How to choose the right MBA

Choosing the right programme can be a daunting task. Ask the right questions and you will narrow down your options

What should you look for when choosing an MBA programme?

What should you look for when choosing an MBA programme?

 

There’s no shortage of choices when it comes to MBAs in Ireland, but which one should you go for?

It all depends on your priorities. The UCD Smurfit School of Business has the highest international ranking, while the prestige of Trinity means that its MBA also has an allure. Other third level institutions such as TU Dublin offer internationally accredited MBA programmes. But this doesn’t mean that other providers should be discounted, and there are other factors to bear in mind, too.

Andrée Harpur
Andrée Harpur

We spoke to Andrée Harpur, an independent and experienced careers consultant who has worked extensively with MBA applicants; Ronan Kearns, an MBA graduate and president of the MBA Association of Ireland; and recent MBA graduate David Conway, regional director at ComfortDelGro, one of the world’s largest land transport companies with a fleet of over 46,000 vehicles.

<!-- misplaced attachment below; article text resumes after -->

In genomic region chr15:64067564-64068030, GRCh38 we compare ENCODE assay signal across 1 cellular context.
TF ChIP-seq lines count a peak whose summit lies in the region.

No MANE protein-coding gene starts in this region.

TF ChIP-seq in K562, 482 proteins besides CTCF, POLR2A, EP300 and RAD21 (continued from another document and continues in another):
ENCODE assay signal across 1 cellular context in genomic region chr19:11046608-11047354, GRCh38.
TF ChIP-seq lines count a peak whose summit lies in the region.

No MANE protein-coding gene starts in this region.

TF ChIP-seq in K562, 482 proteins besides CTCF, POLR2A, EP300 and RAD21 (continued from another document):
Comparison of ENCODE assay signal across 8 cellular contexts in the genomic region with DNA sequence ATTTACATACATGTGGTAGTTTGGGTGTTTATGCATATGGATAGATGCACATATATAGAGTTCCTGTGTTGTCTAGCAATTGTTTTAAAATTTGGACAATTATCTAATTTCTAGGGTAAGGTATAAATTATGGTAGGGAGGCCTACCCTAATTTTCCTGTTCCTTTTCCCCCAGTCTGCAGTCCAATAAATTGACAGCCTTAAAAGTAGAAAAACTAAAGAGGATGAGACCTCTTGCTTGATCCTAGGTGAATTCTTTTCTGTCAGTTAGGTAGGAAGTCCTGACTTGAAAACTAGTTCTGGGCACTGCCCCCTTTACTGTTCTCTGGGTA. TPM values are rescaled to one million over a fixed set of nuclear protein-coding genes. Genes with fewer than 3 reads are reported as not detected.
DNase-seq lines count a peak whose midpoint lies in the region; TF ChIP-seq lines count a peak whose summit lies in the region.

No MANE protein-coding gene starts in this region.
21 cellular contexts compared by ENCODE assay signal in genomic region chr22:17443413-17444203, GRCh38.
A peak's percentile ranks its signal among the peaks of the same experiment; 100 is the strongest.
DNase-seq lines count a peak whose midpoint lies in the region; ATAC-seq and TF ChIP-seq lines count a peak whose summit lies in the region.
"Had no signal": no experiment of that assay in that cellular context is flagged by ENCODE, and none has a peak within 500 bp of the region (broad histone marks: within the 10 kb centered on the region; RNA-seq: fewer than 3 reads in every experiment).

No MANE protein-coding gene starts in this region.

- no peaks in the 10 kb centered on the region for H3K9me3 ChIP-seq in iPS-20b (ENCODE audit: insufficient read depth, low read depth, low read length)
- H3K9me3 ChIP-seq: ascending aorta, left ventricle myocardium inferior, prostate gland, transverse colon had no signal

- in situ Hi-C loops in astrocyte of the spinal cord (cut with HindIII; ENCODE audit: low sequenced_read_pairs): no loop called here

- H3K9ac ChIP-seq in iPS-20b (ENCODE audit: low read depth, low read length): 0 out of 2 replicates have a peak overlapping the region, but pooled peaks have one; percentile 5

These are their top tips.

1. Why do you want to do it?

Andrée Harpur: Many people tell me that they want to do the MBA because they feel it will advance their career. But I tell them it won’t necessarily - unless they have a clear plan for where they want it to bring them. Ask yourself: why do I want to do this MBA? I’ve had clients who have done MBA without this plan and then, when it was finished, they weren’t sure what to do with it. Much of the MBA is about leadership and management, so if these aren’t positions you want, it mightn’t be for you.